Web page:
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Duffy calls out veterans disability claims backlog, teams with congressional delegation to defend Milwaukee officeSubmitted: 04/22/2014

WISCONSIN - More than 350,000 American veterans have been waiting months or even years to get their disability benefits.

That backlog includes about 3,500 veterans under the umbrella of the Milwaukee Regional Office, which serves Wisconsin veterans.

The backlog is because of massive case of laggard claims processing across the nation.

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Northwoods students celebrate Earth DaySubmitted: 04/22/2014

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LAC DU FLAMBEAU - People from all over the Northwoods celebrated Earth Day today. Students at Lac du Flambeau school participated in a natural resources fair today.

Classes, groups and individual students submitted projects to be judged. By doing the projects they learned the importance of Earth Day.

“Polluting could harm the earth and if that harms the earth later on we won't have a better earth to do stuff on like camping, or fishing, hiking and taking walks,” says Sky Risingsun, a Lac du Flambeau student.

35 projects were judged in the science competition. Each student was given a white spruce seed to take home and plant in their own yard.


“It's a white spruce which is a native tree to this area,” says Bryan Hoover, Lac du Flambeau Energy and Air Quality Coordinator. “We've got almost 500 of them and every student is going to take one home so that they can pick a spot in their yard to plant the new tree and watch that tree grow as it matures.”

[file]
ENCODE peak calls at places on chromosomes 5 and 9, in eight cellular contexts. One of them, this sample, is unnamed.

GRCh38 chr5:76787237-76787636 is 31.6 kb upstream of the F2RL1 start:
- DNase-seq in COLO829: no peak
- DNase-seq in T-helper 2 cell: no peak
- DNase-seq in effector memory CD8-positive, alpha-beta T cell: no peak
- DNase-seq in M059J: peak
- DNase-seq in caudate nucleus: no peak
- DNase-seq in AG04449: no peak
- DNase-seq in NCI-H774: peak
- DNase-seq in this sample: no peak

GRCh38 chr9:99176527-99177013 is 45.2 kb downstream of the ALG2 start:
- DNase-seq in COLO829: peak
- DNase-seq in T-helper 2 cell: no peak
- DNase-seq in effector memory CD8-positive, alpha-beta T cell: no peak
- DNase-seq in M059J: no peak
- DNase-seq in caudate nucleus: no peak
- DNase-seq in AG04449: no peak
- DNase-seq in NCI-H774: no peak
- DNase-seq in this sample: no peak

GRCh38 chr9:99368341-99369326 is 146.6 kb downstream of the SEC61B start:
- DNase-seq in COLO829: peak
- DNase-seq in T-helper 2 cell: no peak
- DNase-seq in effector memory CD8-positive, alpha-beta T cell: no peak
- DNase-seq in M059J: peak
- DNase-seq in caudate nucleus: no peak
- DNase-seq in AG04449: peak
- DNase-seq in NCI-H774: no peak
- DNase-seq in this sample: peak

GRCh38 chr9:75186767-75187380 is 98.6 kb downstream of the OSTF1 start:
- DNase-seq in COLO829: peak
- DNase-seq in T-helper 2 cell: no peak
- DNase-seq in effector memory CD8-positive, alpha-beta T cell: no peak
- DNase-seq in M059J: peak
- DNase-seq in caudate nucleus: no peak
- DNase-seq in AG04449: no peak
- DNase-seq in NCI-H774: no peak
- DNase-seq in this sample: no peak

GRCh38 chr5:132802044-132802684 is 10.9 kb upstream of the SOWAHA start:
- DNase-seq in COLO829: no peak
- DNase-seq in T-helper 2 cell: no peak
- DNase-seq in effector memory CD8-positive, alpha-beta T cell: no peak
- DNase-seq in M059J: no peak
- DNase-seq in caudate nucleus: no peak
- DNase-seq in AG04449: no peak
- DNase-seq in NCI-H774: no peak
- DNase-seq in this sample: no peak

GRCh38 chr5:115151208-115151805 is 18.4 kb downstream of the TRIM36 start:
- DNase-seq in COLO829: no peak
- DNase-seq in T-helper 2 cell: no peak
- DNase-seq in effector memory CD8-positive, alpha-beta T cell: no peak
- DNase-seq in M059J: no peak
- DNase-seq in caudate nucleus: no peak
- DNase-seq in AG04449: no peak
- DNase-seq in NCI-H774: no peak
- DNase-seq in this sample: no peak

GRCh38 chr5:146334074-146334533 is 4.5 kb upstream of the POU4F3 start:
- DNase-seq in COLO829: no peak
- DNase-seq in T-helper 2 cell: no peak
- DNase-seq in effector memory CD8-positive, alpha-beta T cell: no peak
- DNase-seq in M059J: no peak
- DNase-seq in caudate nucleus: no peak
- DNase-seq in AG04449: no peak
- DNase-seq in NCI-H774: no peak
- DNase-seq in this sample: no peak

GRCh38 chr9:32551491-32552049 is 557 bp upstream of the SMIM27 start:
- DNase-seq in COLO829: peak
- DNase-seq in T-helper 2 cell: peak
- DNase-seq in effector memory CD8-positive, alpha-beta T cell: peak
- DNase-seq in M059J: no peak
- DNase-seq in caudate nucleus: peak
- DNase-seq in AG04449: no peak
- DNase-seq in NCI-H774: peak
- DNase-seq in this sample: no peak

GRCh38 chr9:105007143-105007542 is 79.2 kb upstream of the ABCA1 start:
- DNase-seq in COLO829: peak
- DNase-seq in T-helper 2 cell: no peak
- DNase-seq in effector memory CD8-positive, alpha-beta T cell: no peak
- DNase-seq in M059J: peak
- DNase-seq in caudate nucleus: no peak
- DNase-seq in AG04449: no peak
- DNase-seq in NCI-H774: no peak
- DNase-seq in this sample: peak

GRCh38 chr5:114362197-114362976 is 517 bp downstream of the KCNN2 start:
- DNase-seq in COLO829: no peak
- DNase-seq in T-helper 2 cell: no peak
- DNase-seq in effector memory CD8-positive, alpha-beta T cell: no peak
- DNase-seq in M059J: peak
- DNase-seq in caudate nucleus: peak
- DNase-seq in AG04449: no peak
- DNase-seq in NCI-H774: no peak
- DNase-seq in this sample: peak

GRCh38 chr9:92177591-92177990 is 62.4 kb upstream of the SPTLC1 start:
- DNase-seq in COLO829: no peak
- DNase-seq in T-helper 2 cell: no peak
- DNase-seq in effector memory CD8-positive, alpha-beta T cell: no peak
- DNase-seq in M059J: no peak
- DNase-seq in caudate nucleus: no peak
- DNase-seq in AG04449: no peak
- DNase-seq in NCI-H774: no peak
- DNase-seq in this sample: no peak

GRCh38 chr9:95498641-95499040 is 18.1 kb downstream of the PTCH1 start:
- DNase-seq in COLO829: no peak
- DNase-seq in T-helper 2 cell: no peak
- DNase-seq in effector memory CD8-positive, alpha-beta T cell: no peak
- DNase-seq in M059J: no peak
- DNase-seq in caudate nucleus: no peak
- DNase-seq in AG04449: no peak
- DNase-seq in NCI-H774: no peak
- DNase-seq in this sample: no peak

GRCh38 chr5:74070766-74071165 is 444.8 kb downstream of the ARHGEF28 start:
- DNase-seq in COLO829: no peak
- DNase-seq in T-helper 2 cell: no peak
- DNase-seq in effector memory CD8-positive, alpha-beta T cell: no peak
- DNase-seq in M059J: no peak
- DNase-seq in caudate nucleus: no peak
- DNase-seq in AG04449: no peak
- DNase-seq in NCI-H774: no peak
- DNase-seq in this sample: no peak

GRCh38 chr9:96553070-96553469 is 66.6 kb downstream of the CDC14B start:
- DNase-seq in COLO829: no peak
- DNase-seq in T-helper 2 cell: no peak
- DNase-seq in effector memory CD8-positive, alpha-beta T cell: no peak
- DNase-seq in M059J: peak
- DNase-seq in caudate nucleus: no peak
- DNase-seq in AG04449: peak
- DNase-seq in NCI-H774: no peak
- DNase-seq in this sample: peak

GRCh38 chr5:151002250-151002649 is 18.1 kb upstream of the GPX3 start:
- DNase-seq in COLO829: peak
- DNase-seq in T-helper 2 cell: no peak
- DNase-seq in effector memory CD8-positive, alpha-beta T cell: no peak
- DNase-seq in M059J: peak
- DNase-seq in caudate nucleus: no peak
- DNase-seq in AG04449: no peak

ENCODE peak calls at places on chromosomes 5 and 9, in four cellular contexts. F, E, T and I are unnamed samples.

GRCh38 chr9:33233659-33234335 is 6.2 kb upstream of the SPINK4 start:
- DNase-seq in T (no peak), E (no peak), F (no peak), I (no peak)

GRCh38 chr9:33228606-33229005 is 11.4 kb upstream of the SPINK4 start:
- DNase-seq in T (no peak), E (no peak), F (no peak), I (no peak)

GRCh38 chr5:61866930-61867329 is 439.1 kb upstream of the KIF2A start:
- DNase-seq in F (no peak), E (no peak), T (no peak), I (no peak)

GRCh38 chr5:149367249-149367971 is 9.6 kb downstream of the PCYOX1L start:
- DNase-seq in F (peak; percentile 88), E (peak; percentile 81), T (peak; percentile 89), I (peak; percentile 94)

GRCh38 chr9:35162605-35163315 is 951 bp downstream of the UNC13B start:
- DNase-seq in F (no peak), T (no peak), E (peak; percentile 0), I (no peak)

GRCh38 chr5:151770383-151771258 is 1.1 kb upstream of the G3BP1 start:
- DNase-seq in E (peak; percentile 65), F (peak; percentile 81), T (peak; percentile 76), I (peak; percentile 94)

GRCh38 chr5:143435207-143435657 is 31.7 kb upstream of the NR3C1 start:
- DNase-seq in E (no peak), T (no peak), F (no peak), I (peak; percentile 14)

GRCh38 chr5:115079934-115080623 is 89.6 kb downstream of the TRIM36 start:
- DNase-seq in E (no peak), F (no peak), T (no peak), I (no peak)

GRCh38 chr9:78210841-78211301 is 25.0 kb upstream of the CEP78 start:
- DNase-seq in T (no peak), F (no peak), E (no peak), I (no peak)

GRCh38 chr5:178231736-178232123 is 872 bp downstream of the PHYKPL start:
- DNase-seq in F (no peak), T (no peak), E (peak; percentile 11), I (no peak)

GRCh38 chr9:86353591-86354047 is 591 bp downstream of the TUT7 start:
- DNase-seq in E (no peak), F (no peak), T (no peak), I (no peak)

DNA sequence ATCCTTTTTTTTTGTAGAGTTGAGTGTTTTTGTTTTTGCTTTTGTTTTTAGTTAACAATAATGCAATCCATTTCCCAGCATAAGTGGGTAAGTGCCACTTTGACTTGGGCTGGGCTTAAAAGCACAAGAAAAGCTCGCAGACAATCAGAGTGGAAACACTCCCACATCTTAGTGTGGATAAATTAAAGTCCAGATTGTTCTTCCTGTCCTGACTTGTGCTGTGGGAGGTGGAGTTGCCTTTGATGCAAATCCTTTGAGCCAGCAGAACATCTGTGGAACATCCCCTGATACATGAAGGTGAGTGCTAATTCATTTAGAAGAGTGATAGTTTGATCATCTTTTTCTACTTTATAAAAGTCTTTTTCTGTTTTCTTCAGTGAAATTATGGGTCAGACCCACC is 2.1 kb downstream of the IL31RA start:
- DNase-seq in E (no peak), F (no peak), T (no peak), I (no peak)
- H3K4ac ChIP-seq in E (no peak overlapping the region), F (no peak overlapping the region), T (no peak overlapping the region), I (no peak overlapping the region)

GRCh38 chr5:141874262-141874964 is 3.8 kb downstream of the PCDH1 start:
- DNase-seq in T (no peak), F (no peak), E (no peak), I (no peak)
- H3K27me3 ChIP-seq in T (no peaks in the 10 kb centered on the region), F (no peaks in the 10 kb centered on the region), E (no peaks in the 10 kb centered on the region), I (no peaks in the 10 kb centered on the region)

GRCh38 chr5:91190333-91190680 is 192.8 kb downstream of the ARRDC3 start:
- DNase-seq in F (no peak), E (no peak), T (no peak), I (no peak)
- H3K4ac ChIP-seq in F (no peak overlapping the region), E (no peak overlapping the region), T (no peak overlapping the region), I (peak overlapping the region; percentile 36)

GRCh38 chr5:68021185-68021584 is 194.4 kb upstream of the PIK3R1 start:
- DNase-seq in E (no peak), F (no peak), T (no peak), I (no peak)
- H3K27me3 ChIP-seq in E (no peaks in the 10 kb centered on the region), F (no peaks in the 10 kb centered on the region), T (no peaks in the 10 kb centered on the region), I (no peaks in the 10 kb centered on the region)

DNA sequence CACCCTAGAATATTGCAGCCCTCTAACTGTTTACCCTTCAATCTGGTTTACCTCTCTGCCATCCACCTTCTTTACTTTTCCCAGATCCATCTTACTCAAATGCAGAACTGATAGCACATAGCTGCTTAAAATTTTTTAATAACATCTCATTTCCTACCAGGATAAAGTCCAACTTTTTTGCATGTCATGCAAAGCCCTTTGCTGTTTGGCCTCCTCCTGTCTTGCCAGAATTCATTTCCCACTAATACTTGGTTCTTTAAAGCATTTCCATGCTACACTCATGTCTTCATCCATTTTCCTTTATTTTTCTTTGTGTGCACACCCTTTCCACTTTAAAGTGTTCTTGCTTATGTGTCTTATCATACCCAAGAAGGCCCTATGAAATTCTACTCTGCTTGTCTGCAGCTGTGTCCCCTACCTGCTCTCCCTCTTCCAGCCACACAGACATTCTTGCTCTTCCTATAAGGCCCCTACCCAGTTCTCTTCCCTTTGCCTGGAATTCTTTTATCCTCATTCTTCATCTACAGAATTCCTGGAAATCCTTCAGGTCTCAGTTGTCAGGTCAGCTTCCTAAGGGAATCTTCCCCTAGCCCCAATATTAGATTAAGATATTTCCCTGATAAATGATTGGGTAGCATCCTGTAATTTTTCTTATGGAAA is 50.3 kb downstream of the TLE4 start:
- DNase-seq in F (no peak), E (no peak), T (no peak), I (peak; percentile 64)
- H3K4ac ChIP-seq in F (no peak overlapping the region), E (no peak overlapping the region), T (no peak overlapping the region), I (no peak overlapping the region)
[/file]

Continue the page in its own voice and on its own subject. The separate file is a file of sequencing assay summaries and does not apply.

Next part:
This was the 2nd annual natural resources fair.

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Father facing charges connected to false cancer claims from daughterSubmitted: 04/22/2014

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MERRILL - A Merrill man will face charges in connection to his daughter’s false cancer claim.

Police believe 57-year-old Edmund Winchell took advantage of businesses by asking for donations and putting out collection containers at their stores.

His daughter 19-year-old Celina Winchell posted statuses on Facebook late last year saying she had cancer.

A pizzeria employee in Wausau saw the post and offered to put a donation jar at the store. The problem is Winchell never had cancer. She faces two charges in Marathon County.

Her father Edmund Winchell now faces 18 charges including obstructing an officer and false representation.

The criminal complaint shows the family was having financial problems.

Edmund Winchell will be back in court in May.

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Trost aide: Walker to sign police billSubmitted: 04/22/2014

MADISON - An aide to a Wisconsin lawmaker says Gov. Scott Walker intends to sign a bill that would put outside agencies in charge of investigating officer-involved deaths.

Craig Trost, an aide to Rep. Chris Taylor, says in an email that Walker's office notified Taylor's office that he plans to sign the bill Wednesday.

Taylor, a Madison Democrat, and Rep. Garey Bies, R-Sister Bay, developed the legislation in response to three high-profile deaths in the last 10 years. None of those incidents resulted in criminal charges.

Supporters say the new requirements will counter claims that police protect their own from consequences of using deadly force. But police observers say the bill could create conflict and confusion for Wisconsin agencies that have traditionally done the investigations themselves.

The bill passed the Legislature earlier this year.